It's not hard to grasp the notion that buildings eat up a lot of energy. In fact, these blocks of wood, concrete and steel consume so much energy that they are responsible for more greenhouse gas emissions than the transportation sector, said Dan Geiger, executive director of the U.S. Green Building Council's northern California Chapter.

Geiger's talk kicked off a day of discussions about policies, novel materials and energy efficient designs at the Greentech Media's Green Building Summit in Menlo Park, Calif. last month.

A building outfitted with energy management sensors and software, as well as water-conserving features and other energy efficient amenities could not only reduce electricity bills, it also could improve workers' productivity and health.

The growing awareness that buildings are energy hogs presents business opportunities for construction materials companies and developers of software for designing buildings and managing energy consumption.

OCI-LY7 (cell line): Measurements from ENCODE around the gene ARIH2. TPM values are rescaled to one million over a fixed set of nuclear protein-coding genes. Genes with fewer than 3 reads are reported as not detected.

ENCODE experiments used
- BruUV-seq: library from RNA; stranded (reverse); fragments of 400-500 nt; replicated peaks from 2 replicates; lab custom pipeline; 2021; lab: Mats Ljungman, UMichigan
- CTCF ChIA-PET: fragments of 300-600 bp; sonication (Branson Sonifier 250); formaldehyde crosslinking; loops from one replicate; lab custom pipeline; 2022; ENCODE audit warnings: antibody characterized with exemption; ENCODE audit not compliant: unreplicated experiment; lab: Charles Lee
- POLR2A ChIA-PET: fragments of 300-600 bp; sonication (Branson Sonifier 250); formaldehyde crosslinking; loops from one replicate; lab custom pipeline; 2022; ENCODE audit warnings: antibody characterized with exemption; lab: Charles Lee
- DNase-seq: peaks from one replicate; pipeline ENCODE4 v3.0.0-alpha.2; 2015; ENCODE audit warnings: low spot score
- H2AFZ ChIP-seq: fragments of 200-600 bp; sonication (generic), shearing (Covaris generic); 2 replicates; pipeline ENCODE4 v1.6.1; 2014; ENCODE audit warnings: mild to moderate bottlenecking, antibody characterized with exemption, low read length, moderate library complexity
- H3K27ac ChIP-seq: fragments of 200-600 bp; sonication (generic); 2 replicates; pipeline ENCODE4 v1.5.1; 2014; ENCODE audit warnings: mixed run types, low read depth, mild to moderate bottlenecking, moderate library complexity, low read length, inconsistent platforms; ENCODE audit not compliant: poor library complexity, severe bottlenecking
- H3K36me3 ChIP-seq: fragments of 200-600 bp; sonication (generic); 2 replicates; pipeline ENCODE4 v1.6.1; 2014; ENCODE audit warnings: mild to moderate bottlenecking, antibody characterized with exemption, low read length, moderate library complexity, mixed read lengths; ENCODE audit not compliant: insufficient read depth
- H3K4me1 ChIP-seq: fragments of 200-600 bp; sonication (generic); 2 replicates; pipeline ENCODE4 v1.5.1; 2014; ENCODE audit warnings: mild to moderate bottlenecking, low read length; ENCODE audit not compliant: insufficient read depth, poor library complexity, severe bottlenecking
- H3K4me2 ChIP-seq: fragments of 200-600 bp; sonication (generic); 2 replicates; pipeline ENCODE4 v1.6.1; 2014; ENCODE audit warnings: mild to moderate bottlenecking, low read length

One panel featuring speakers such as Kevin Surace from Serious Materials and David Rosenberg from Hycrete discussed how startups could make money in the green building market and persuade customers in the construction industry to embrace new ideas.

Another panel debated the different approaches that can be taken to create a green building and educating the masses about what they can do to make their homes more energy efficient.

Is it more important to focus on the design or the use of novel materials? Do people realize they don't have to buy expensive solar panels to reduce their electricity bills? How do you set standards to gauge performances of green buildings?

The panels featured Matt Golden from Sustainable Spaces, Pat Bailey from Autodesk, Lynn Olechnowicz from Perkins + Will and Bruce King from Ecological Building Network.

The day ended with two Washington, D.C. insiders who doled out some advice about getting a share of the federal stimulus funds. Patrick Von Bargen from Quinn Gillespie & Associates and Michael Butler from Cascadia Capital also warned that companies could rely too much on government aid and not enough on building a business that would last and successful long after the stimulus money is gone.